It is traditional to build a sukkah, a temporary hut to dwell in during the holiday.
It is the custom to buy a lulav and etrog and shake them daily throughout the festival.
In the times of the Temple, Sukkot was also the time of a water-drawing ceremony, a wonderfully joyous and upbeat celebration.
When Is Chanukah?
Chanukah begins on the eve of Kislev 25 and continues for eight days. On the civil calendar, it generally coincides with the month of December. Chanukah 2020 runs from Dec. 10-18, 2020.
Chanukah is the Jewish eight-day, wintertime “festival of lights,” celebrated with a nightly menorah lighting, special prayers and fried foods.
The Hebrew word Chanukah means “dedication,” and is thus named because it celebrates the re-dedication of the Holy Temple (as you’ll read below). Also spelled Hanukkah (or variations of that spelling), the Hebrew word is actually pronounced with a guttural, “kh” sound, kha-nu-kah, not tcha-new-kah.
In the second century BCE, the Holy Land was ruled by the Seleucid's (Syrian-Greeks), who tried to force the people of Israel to accept Greek culture and beliefs instead of mitzvah observance and belief in God. Against all odds, a small band of faithful but poorly armed Jews, led by Judah the Maccabee, defeated one of the mightiest armies on earth, drove the Greeks from the land, reclaimed the Holy Temple in Jerusalem and rededicated it to the service of God.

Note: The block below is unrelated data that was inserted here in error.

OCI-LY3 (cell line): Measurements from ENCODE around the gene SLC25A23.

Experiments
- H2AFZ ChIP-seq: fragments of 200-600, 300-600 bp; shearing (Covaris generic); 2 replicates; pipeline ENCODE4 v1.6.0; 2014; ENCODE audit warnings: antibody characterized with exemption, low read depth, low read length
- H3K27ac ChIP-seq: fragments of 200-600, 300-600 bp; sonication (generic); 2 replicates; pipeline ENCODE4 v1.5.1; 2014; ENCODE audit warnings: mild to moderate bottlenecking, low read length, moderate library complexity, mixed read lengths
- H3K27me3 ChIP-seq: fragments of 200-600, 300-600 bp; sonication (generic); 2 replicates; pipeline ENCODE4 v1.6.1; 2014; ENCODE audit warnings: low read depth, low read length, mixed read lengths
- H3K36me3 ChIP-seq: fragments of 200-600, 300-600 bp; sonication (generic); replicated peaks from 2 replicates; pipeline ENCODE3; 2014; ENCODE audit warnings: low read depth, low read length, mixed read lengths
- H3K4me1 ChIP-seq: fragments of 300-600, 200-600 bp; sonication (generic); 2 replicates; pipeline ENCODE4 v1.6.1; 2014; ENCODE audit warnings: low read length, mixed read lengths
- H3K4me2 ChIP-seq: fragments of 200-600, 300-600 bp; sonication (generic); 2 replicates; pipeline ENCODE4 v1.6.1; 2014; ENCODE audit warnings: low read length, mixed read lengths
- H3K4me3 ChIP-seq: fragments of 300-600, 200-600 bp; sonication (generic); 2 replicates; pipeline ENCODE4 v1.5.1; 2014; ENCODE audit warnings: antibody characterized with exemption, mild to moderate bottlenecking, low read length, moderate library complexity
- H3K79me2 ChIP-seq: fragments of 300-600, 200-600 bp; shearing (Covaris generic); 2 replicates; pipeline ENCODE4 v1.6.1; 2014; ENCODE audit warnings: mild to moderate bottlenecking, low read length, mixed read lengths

When they sought to light the Temple's Menorah (the seven-branched candelabrum), they found only a single cruse of olive oil that had escaped contamination by the Greeks. Miraculously, they lit the menorah and the one-day supply of oil lasted for eight days, until new oil could be prepared under conditions of ritual purity.
To commemorate and publicize these miracles, the sages instituted the festival of Chanukah.
At the heart of the festival is the nightly menorah lighting. The menorah holds nine flames, one of which is the shamash (“attendant”), which is used to kindle the other eight lights. On the first night, we light just one flame. On the second night, an additional flame is lit. By the eighth night of Chanukah, all eight lights are kindled.